Chief sustainability officers (CSOs) are popping up in corporate boardrooms worldwide as the importance of sustainability grows clearer to consumers, investors and businesses.

CSOs can be in charge of many aspects of sustainability, including risk management, safety, emission-reduction strategies, environmental impacts, community support, worker welfare, financial sustainability and more. 

Sometimes, they’re also involved in marketing and communicating a company’s sustainability progress to the public.

“I’m the chief storytelling officer lots of times. I work with [the team] to capture the stories of our employees that are doing great things,” Josh Raglin, CSO at Norfolk Southern (NYSE: NSC), told FreightWaves. 

The birthplace of the CSO

NS was one of the first in the transportation industry to appoint a CSO in 2007, Raglin said. He took over the role in 2020 after about 24 years at the company. Raglin said CSOs typically come from the legal or finance department, so his background in wildlife, fisheries and ecology sets him apart; he naturally looks at rail through more of a “sustainability lens.”

Øistein Jensen, CSO at Bergen, Norway-based chemical storage and ocean transportation provider Odfjell SE, was chief of staff before the company replaced that position with the CSO in 2020. With experience in corporate services as chief of staff, Jensen is now in charge of sustainability, compliance and global risk management. He said he has often seen younger people with a passion for sustainability appointed as CSOs after working their way up from communications-related roles. 

Unity and collective action

“I’m a department of one, but I’m a team of 19,000 people,” Raglin said. When sustainability is left to a part-time employee or someone within one department, he said, silos result. Raglin uses sustainability workshops and other measures to empower employees to weave sustainability into their departments and throughout the entire organization.

This idea of collective action on sustainability throughout a company is not unique to Norfolk Southern. Jensen said sustainability should be an integrated part of every business, and Odfjell considers the sustainability impacts of every high-level decision it makes.

“When you have a shared long-term vision, it allows you to make investments in some of these sustainability projects that maybe have less tangible paybacks in the immediate term but are certainly valuable to customers and to business partners all along the supply chain,” John Tyson, CSO at Tyson Foods, said in a fireside chat during FreightWaves’ Global Supply Chain Week.

Driving sustainability goals and progress

Jensen said having a sustainability officer at the executive level sends internal and external signals about the company’s priorities. He explained Odfjell’s recently issued sustainability bonds, which are funds that have to be used for something sustainability-related, such as safety, diversity, carbon emissions or social responsibility.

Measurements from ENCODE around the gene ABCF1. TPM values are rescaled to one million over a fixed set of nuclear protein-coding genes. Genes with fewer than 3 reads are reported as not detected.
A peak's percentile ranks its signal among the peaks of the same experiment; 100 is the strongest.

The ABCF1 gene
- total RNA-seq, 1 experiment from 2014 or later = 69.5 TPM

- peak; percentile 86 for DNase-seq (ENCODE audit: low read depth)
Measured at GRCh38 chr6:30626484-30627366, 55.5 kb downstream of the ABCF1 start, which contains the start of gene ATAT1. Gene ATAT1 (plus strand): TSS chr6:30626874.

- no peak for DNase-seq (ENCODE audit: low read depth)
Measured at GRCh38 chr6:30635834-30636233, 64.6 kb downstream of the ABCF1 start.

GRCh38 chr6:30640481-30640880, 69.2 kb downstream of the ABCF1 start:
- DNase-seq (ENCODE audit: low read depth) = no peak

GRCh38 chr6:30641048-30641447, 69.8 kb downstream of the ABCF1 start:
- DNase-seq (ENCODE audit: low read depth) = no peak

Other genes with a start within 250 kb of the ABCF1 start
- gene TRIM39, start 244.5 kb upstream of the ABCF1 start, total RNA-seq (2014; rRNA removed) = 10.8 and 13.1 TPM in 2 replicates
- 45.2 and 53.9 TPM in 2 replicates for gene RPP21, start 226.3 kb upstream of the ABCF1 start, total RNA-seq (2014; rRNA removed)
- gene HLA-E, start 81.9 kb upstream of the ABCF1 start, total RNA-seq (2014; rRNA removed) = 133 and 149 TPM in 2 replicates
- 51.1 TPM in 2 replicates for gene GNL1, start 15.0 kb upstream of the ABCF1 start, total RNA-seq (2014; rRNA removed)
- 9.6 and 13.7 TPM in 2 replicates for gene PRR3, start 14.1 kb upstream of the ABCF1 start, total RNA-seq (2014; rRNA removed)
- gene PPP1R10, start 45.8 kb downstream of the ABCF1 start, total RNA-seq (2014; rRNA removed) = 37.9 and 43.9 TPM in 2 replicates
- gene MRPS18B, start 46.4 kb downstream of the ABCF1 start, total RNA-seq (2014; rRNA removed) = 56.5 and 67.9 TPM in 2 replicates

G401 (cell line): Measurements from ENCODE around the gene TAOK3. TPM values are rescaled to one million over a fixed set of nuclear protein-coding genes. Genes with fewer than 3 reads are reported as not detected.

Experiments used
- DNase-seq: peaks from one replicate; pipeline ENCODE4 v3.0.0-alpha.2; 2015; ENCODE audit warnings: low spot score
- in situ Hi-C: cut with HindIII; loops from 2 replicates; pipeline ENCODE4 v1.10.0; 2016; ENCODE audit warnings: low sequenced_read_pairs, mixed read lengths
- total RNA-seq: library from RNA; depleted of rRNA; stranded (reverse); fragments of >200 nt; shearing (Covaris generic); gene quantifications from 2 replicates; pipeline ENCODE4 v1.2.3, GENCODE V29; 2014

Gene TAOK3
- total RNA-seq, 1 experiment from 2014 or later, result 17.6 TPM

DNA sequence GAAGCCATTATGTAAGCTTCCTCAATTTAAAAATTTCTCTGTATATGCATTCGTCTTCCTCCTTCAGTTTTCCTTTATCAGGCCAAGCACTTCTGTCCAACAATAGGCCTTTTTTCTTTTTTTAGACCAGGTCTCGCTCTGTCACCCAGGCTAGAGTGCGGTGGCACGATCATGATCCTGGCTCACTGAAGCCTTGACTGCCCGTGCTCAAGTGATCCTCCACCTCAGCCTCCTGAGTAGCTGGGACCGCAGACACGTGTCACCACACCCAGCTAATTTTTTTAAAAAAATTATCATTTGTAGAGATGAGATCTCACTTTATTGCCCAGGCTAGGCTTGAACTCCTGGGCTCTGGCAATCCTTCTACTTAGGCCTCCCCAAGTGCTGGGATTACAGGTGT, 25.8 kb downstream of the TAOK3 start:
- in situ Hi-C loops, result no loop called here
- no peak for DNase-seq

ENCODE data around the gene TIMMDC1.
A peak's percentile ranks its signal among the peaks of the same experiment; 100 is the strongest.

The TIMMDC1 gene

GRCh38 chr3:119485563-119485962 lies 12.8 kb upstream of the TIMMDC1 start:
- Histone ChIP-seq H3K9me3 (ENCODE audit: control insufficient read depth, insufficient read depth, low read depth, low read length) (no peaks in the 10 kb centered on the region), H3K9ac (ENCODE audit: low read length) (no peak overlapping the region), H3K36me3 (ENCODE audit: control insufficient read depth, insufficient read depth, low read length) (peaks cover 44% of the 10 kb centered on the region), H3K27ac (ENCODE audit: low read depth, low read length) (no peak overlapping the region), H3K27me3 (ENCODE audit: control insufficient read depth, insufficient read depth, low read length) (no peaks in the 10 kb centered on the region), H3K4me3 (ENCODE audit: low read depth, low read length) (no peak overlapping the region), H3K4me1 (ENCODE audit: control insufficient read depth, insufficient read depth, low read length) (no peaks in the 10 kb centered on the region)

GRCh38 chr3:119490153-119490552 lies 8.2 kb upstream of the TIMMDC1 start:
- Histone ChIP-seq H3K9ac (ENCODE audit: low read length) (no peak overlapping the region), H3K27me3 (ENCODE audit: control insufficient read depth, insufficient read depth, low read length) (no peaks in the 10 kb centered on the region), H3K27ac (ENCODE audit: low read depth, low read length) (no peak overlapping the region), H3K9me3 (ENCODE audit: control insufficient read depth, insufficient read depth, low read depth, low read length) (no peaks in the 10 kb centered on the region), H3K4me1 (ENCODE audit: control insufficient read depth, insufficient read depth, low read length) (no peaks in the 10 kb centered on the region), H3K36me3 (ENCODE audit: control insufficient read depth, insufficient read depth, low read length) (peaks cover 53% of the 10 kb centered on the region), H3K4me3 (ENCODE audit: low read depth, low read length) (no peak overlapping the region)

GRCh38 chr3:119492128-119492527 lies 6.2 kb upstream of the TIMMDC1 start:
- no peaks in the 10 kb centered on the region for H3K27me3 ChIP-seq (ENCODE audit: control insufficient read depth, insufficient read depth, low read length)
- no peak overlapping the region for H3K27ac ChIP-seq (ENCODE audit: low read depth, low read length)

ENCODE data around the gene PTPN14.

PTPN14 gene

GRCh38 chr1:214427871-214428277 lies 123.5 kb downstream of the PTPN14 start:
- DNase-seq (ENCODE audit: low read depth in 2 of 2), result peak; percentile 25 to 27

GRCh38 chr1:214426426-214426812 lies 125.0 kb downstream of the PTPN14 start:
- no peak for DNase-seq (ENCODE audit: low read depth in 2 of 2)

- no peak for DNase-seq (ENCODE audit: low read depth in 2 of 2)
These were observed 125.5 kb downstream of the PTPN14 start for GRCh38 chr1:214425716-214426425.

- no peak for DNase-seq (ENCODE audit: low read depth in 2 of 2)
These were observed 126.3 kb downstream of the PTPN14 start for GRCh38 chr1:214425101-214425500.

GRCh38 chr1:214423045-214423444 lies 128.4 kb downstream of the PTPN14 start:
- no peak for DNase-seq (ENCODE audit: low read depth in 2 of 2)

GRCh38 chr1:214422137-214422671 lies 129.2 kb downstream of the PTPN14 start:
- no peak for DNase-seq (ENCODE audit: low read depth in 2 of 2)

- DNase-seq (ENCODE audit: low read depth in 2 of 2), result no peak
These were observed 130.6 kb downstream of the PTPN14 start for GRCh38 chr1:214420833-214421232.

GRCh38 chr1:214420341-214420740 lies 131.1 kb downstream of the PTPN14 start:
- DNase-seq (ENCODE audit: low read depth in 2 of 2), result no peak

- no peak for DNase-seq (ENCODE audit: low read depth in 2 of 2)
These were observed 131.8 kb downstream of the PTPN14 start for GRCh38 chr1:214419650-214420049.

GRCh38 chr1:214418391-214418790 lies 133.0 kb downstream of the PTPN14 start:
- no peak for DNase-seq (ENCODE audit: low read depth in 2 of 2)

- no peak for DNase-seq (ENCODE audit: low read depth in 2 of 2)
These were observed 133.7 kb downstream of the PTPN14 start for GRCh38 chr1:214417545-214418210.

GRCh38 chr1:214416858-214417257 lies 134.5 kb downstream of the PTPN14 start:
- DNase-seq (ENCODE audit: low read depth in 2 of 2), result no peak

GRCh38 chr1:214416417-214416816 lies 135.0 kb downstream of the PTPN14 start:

Raglin’s first action as CSO at NS was relaunching the Corporate Sustainability Advisory Council and committing to setting emission-reduction targets, which are expected to be validated by the Science Based Targets initiative in the next few months. The company also recently closed a $500 million green bond offering.

“It’s really about driving sustainability throughout our organization and working with various departments to lessen our environmental impact,” Raglin said. 

Raglin communicates with customers about how much money and emissions can be saved by switching certain lanes from truck to rail. He also works with the marketing team to share the company’s environmental, social and governance journey.

J.B. Hunt Transportation Services (NASDAQ: JBHT) reduced its carbon emissions by 3.4 million metric tons in 2020 by shifting loads to intermodal, Craig Harper, CSO and executive vice president at J.B. Hunt, said in a fireside chat during FreightWaves’ Net-Zero Carbon Summit. Harper was appointed as J.B. Hunt’s first CSO in late 2020. He said the company also eliminated 4.3 million empty truck miles by increasing its reliance on the J.B. Hunt 360 digital freight platform. Logistics players are under pressure on multiple fronts to slash their carbon footprints, Harper said.

Sustainability officers gaining C-suite roles

“The C-suite is now engaging the whole workforce to drive sustainability efforts, which leads to a much broader impact. Executives can track incremental projects without it being a monstrous task. The results can be shared across businesses and industries, empowering them to achieve without changing loftier goals,” Proxima Group Consultant Shane Rooney told FreightWaves. Proxima is a global procurement consultancy.

Rooney said CSOs are being added to the list of C-suite executives as corporations move to address climate change through consumer incentives and empowering employees to broaden their perspectives. Raglin, Jensen and Rooney mentioned the importance of including employees at all levels in sustainability conversations and encouraging them to incorporate considerations of sustainability in decision-making in every department.

Sustainability should not be treated as the “icing on the cake,” Jensen said.

Rooney said something much more concrete is underway than has been the case in the past: “Corporate America is moving away from the greenwashing and heading toward real action.”

Click here for more FreightWaves articles by Alyssa Sporrer.

Related Stories:

Norfolk Southern closes $500 million green bond offering

NZCS keynote: Transport must double down on intermodal use

FreightWaves LIVE recap: Sustainability shapes shipper strategies

GSCW chat recap: John Tyson on sustainable supply chain management